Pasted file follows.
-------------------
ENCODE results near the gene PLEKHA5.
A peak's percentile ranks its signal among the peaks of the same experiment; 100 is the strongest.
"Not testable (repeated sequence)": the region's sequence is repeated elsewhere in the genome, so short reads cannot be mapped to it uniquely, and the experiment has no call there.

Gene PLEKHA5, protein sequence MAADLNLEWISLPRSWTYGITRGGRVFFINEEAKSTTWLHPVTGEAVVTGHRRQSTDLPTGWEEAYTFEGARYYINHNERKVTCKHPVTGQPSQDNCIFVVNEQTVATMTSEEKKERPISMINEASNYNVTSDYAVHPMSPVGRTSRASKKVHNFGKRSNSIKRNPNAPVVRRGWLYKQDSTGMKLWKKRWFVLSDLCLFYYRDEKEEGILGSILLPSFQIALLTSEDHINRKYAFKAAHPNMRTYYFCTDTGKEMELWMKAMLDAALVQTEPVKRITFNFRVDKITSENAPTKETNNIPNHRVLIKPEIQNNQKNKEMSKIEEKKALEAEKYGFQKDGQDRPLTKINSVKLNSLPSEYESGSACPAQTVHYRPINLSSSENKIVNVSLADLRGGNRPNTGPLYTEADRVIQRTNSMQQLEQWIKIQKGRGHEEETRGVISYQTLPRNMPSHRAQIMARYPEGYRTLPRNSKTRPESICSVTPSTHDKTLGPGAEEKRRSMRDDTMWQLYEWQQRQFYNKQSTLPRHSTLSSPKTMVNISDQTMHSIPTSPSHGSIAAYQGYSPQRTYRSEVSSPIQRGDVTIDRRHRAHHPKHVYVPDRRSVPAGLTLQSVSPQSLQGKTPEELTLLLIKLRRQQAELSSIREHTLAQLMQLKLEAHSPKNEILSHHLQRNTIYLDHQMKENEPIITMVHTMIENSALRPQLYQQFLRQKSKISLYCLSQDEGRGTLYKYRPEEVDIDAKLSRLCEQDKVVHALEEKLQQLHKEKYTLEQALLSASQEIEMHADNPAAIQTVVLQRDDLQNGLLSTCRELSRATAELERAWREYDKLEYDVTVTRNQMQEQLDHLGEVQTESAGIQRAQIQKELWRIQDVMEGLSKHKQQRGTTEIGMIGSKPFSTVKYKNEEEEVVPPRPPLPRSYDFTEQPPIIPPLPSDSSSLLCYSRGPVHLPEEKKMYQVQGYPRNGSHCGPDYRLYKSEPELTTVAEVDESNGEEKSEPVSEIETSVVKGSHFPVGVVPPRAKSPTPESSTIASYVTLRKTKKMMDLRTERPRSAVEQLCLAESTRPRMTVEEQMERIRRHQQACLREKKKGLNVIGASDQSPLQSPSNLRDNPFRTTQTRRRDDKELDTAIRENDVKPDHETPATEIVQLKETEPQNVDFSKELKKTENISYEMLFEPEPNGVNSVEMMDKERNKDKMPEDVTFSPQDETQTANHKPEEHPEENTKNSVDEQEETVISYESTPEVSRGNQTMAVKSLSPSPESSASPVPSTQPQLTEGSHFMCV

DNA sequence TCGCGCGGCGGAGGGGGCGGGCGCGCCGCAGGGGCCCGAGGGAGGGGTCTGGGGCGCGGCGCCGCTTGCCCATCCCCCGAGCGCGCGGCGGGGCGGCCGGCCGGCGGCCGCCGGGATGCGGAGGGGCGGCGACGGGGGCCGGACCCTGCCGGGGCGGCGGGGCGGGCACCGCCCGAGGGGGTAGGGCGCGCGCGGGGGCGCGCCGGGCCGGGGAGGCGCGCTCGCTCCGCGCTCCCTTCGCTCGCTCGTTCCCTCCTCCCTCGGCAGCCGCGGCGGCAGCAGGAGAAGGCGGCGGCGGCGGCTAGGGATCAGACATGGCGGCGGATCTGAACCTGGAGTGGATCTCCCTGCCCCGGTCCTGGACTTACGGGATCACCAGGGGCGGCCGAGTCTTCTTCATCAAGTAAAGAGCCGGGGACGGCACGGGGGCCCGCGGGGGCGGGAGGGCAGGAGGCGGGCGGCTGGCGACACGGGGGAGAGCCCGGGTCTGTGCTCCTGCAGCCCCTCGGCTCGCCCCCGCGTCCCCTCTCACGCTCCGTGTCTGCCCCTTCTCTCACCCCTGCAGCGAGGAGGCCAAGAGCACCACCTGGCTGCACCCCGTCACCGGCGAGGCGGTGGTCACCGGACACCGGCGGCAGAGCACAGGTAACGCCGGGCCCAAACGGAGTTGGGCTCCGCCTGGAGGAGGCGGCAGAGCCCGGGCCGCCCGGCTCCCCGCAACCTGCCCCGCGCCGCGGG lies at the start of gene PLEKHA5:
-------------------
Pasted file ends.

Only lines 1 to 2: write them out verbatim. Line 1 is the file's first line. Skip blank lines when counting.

ENCODE results near the gene PLEKHA5.
A peak's percentile ranks its signal among the peaks of the same experiment; 100 is the strongest.